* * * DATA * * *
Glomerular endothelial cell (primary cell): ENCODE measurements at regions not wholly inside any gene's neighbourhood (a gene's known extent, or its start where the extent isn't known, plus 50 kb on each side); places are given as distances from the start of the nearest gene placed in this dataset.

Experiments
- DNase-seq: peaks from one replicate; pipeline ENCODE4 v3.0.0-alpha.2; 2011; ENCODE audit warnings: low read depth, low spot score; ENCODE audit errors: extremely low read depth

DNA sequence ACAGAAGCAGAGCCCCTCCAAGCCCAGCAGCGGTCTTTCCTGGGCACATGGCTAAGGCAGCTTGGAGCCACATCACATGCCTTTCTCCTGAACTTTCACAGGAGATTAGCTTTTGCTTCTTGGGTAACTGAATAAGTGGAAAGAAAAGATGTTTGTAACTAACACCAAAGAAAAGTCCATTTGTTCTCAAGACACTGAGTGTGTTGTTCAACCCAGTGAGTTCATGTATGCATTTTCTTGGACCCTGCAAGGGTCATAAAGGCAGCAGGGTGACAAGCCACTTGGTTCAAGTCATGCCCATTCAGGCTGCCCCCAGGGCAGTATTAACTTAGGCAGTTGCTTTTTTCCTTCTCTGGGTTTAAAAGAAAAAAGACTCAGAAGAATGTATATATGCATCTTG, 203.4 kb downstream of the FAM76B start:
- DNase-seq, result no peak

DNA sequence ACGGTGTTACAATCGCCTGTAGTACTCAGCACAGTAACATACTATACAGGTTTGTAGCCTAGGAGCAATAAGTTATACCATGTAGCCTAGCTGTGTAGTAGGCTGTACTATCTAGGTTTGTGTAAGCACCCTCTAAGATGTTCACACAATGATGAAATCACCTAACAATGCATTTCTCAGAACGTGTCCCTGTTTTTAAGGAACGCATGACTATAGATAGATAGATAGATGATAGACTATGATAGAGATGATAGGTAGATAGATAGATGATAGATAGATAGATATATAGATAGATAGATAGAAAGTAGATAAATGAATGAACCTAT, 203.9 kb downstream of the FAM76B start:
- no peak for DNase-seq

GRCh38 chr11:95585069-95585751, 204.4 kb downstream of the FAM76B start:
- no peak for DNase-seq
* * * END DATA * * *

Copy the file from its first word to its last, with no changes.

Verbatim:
Glomerular endothelial cell (primary cell): ENCODE measurements at regions not wholly inside any gene's neighbourhood (a gene's known extent, or its start where the extent isn't known, plus 50 kb on each side); places are given as distances from the start of the nearest gene placed in this dataset.

Experiments
- DNase-seq: peaks from one replicate; pipeline ENCODE4 v3.0.0-alpha.2; 2011; ENCODE audit warnings: low read depth, low spot score; ENCODE audit errors: extremely low read depth

DNA sequence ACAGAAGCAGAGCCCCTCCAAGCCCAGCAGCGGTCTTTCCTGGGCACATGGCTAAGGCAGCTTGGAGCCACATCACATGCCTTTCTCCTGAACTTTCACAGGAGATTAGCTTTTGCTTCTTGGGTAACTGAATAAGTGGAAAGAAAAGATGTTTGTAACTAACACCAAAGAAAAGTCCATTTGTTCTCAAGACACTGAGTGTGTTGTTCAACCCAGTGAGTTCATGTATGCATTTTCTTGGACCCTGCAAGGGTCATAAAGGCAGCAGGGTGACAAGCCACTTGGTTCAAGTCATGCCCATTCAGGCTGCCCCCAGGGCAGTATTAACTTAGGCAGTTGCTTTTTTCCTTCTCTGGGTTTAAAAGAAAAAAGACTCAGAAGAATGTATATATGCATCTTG, 203.4 kb downstream of the FAM76B start:
- DNase-seq, result no peak

DNA sequence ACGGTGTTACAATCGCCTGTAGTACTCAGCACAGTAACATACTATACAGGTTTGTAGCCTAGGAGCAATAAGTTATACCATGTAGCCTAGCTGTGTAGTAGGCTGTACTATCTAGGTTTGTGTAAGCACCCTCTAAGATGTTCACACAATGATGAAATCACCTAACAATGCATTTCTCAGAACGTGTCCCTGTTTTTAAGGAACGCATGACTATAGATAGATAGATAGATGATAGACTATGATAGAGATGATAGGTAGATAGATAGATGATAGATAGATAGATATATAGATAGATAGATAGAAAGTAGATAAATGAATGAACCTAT, 203.9 kb downstream of the FAM76B start:
- no peak for DNase-seq

GRCh38 chr11:95585069-95585751, 204.4 kb downstream of the FAM76B start:
- no peak for DNase-seq